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The Thief of Venice (The Homer Kelly Mysteries Book 14) Kindle Edition
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About the Author
- ASIN : B0078XH4TM
- Publisher : MysteriousPress.com/Open Road (March 6, 2012)
- Publication date : March 6, 2012
- Language : English
- File size : 4483 KB
- Text-to-Speech : Enabled
- Enhanced typesetting : Enabled
- X-Ray : Not Enabled
- Word Wise : Enabled
- Print length : 259 pages
- Lending : Enabled
- Best Sellers Rank: #372,621 in Kindle Store (See Top 100 in Kindle Store)
- Customer Reviews:
Top reviews from the United States
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The descriptions of Venice were quite detailed but uninteresting. It reminded me of watching somebody's too long slide show of their vacation, where all the pictures are of poor quality, and the description of the trip is really boring and way too long. Even though the destination is wonderful, you still fall asleep. Giving long lists of items, which was done several times in the book, is an example of giving detail without adding interest. Describing the same thing over and over with little variation is also detailed but boring, such as the rising water in Venice and the groups of tourists from other countries. There was no charm, no life, in the descriptions of Venice.
The plot is completely predictable. You know "whodunnit" at the beginning because you are told, you know the "bad guy" will get caught in the end because they nearly always do, and no step in the middle will surprise you. Why it is called a Homer Kelly mystery is perhaps the biggest mystery of the book. His character is completely passive, and nearly always absent. He could have been omitted from the book entirely without changing the plot.
This book also has one of the world's longest endings. The plot lines have been resolved, everybody lives happily ever after, and you still have about 45 minutes of tripe; nothing that adds to the enjoyment of the book.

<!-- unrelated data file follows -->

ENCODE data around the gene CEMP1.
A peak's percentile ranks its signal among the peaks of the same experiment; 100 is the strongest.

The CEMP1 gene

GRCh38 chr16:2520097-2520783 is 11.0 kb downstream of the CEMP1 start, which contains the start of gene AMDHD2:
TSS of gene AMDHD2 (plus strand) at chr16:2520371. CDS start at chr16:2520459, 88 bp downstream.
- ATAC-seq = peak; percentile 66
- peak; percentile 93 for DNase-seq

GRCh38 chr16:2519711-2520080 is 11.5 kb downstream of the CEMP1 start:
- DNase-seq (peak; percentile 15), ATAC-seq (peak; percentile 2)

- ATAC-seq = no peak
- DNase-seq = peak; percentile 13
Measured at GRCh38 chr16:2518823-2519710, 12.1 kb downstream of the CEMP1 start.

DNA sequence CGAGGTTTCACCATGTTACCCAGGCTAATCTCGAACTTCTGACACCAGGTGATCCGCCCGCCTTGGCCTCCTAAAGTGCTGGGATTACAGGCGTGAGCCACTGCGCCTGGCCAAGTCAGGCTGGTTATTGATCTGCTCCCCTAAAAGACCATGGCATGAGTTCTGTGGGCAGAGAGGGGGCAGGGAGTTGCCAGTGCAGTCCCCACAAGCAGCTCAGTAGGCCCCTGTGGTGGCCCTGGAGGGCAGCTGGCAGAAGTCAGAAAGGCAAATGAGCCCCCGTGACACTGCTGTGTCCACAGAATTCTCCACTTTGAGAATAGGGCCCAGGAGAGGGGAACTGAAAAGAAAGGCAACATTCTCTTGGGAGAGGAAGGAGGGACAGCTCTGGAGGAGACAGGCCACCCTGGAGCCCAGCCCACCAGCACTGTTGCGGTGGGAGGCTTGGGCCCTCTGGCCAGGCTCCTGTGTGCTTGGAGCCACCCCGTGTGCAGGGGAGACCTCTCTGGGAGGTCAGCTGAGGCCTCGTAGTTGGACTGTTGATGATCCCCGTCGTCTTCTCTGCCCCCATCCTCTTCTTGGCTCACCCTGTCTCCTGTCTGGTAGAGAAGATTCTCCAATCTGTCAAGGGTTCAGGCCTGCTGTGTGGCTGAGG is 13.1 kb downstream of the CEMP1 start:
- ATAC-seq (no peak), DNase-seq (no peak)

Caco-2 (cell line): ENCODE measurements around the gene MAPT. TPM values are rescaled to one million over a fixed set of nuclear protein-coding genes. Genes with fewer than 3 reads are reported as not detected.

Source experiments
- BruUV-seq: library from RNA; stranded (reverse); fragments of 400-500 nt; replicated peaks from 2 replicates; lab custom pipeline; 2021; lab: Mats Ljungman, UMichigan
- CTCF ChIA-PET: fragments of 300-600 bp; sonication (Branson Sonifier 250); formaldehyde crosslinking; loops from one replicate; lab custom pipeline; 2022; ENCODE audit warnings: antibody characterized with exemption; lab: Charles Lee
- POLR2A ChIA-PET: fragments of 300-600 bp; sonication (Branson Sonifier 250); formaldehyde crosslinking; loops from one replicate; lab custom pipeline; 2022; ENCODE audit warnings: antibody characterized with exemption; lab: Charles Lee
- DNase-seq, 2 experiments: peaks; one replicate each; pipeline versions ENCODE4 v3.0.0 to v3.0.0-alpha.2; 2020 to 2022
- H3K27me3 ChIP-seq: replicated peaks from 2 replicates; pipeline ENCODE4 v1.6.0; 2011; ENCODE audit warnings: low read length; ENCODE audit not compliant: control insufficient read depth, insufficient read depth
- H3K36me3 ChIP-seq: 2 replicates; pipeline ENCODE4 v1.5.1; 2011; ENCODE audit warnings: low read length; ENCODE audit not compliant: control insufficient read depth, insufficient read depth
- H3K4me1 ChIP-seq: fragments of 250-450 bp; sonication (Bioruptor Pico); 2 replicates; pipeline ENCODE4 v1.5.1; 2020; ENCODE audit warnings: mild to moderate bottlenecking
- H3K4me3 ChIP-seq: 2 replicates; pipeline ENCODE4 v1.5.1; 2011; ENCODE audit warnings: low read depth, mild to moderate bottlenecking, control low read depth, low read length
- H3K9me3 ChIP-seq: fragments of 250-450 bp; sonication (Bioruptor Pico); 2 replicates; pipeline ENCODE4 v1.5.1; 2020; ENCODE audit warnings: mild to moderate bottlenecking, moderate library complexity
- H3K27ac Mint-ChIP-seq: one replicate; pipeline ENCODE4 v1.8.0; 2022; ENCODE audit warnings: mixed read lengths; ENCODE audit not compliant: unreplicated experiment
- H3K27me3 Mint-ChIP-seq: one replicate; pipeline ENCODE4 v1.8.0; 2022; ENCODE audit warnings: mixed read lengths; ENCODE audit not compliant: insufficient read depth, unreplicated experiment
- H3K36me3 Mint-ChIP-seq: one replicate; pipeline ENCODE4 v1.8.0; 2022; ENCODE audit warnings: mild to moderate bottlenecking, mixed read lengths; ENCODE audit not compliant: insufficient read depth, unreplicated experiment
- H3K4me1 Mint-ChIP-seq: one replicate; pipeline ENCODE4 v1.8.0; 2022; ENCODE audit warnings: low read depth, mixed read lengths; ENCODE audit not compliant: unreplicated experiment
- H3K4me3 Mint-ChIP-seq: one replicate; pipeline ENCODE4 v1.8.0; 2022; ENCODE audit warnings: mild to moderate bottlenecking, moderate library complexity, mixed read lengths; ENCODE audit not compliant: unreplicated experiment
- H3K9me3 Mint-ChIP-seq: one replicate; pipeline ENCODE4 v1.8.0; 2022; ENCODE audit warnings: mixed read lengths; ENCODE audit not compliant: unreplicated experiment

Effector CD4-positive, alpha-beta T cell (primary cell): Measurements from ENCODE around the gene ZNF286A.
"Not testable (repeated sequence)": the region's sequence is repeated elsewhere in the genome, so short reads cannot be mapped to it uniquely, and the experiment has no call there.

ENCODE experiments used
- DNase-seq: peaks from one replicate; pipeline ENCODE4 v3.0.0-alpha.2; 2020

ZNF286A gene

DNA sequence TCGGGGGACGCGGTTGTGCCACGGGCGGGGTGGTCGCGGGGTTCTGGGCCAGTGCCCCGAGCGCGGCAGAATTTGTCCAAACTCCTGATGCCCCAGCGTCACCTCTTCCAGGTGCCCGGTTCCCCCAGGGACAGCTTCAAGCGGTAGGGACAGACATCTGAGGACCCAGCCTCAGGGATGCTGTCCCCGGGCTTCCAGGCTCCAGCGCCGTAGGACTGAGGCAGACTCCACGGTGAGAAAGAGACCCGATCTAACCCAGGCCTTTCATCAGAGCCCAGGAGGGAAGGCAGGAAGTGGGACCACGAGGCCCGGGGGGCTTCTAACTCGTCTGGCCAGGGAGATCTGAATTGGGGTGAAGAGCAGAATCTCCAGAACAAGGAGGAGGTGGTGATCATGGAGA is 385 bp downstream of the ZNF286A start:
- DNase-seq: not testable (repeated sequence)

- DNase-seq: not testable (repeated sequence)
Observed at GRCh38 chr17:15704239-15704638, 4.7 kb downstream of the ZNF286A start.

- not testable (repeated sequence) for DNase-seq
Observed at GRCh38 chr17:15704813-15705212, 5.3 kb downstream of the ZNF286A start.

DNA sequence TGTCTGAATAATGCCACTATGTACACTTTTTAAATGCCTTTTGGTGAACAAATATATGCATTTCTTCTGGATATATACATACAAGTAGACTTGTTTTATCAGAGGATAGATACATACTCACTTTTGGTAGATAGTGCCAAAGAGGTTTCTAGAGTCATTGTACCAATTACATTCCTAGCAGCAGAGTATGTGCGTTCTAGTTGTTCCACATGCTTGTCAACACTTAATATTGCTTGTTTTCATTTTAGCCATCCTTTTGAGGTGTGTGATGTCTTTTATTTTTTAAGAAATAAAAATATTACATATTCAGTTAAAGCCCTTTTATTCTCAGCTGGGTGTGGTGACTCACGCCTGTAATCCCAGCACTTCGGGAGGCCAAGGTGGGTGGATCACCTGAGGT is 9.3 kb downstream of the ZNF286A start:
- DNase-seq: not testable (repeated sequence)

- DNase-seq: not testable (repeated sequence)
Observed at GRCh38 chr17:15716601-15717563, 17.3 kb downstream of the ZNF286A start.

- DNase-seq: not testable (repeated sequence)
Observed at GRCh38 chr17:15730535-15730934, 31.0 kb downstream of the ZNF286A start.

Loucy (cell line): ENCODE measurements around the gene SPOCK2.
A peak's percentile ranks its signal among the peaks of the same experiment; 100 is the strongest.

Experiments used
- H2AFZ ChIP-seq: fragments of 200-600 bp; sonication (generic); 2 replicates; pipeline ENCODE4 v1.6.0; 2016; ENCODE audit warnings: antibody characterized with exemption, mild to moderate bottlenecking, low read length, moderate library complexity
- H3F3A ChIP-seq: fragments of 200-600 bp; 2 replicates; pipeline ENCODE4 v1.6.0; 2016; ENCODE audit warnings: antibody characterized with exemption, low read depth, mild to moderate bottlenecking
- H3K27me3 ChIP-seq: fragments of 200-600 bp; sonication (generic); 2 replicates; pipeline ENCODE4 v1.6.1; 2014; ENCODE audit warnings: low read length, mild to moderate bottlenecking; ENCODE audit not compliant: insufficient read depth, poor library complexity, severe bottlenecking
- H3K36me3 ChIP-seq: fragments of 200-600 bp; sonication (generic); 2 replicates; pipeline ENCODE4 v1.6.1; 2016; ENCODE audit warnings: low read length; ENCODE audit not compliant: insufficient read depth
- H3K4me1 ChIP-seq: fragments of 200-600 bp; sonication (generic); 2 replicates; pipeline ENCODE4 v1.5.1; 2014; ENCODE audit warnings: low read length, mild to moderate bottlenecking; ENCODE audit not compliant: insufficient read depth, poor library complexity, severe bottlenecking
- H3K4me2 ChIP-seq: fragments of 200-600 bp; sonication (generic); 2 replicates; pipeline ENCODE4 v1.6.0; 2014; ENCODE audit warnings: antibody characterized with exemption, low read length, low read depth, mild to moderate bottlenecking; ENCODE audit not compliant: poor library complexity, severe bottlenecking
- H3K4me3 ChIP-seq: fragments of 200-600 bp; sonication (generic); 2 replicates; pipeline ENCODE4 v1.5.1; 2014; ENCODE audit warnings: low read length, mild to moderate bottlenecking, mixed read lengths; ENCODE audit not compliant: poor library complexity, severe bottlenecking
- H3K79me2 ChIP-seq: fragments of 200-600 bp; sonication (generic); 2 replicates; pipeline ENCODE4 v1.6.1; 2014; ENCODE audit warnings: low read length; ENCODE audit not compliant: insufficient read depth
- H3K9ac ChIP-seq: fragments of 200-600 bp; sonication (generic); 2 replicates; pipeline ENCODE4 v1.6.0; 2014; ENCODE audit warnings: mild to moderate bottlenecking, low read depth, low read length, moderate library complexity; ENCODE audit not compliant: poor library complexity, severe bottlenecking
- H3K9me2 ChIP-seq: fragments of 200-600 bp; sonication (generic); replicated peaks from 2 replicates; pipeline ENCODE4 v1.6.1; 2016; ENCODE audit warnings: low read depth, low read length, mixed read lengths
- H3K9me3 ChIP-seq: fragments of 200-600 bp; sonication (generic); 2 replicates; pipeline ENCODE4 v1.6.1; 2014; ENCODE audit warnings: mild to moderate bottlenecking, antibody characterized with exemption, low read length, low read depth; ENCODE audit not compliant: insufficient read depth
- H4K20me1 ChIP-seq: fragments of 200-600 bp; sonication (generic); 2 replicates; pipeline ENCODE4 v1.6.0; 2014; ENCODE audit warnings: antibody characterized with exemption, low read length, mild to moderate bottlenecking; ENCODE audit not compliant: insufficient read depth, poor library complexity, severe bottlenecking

If you are the type of person who pays the slightest bit of attention to plot details, this book will have more holes than a block of Swiss cheese. I usually don't notice little mistakes the author might make, but there were so many things that made no sense or didn't ring true that we were groaning out loud.
Don't waste your time on this one!
Things that didn't work at all:
1. Homer has been reading through ancient books for days/weeks. We don't really get told what he's doing except that he seems to be completely absorbed and is allowing his wife time to have adventures of her own. Then we see him reading a book that he thinks has three different styles of handwriting, and he asks Sam, the expert, about it. Sam tells him that the book is in three different languages: Greek, Hebrew and Latin. A college professor who can't recognize Greek and Latin? Anybody who has been staring at these books full time for days/weeks who can't recognize Greek and Latin? Gimme a break.
2. What are they doing in Venice, anyway? When the book opens, Mary doesn't even remember this guy from Venice, who invites them over for 6 weeks to stay at his house. Homer loves old books but knows nothing about them. Not much of a reason for this grand trip.
3. Mary is running from a bad guy with a gun. They are in a public square with 1000's of tourists and locals everywhere, he doesn't have the nerve to shoot her in public, but she doesn't even bother to call for aid.
4. Mary runs off joyfully with no boots on. Later, without going home, she suddenly has boots on.
MINOR SPOILERS BELOW!!
Hole #334,343: a medical doctor tries to murder somebody. He has carefully killed before, leaving no detail untended. She falls into a pool of her own blood. He leaves, satisfied, without checking to see if she is dead. She's only been shot in the arm and was just grazed by the bullet. How could he not check to see if she is dead? If there was an instant pool of blood, how did she survive for hours without medical treatment, only requiring a little cleanup by a friend? They mention a tourniquet, but this would not have been adequate to save both her and her arm.
Can a reader really believe that a world famous Catholic church would let somebody take its sacred relics home for examination? They might allow them to be examined, maybe removed to a university or lab, but not taken home "on loan" for a month. Also, if you had an extremely valuable item in your home that went missing, and you had house guests that you barely knew, wouldn't they be on your list of suspects? Not in this book.
A doctor can poke somebody in the belly and instantly determine that all of his cancer has miraculously disappeared?
Author Langton is hard put to stick with her literary theme in this outing, but she certainly is spot-on with her characters, not only Homer and Mary but also the ancillary figures: the overbearing American mother-in-law, the greedy doctor, the new Procurator of St. Mark's. The Thief of Venice is not one of the stronger tales in this series, being somewhat fragmented with its rapidly switching chapters and subplots. Suffice it to say that there are two current thieves and quite a few historic ones. But it's a light, fun romp through Piazza San Marco and some of the lesser known neighborhoods of La Serenissima, with a smattering of history and culture.
That said, the other elements of the mystery and the visualization of Venice are well-executed and carefully researched. The line drawings bring the Piazza San Marco and other Venetian landmarks to life, as in a private travel journal.
These simply do not fit in with the rest of the series.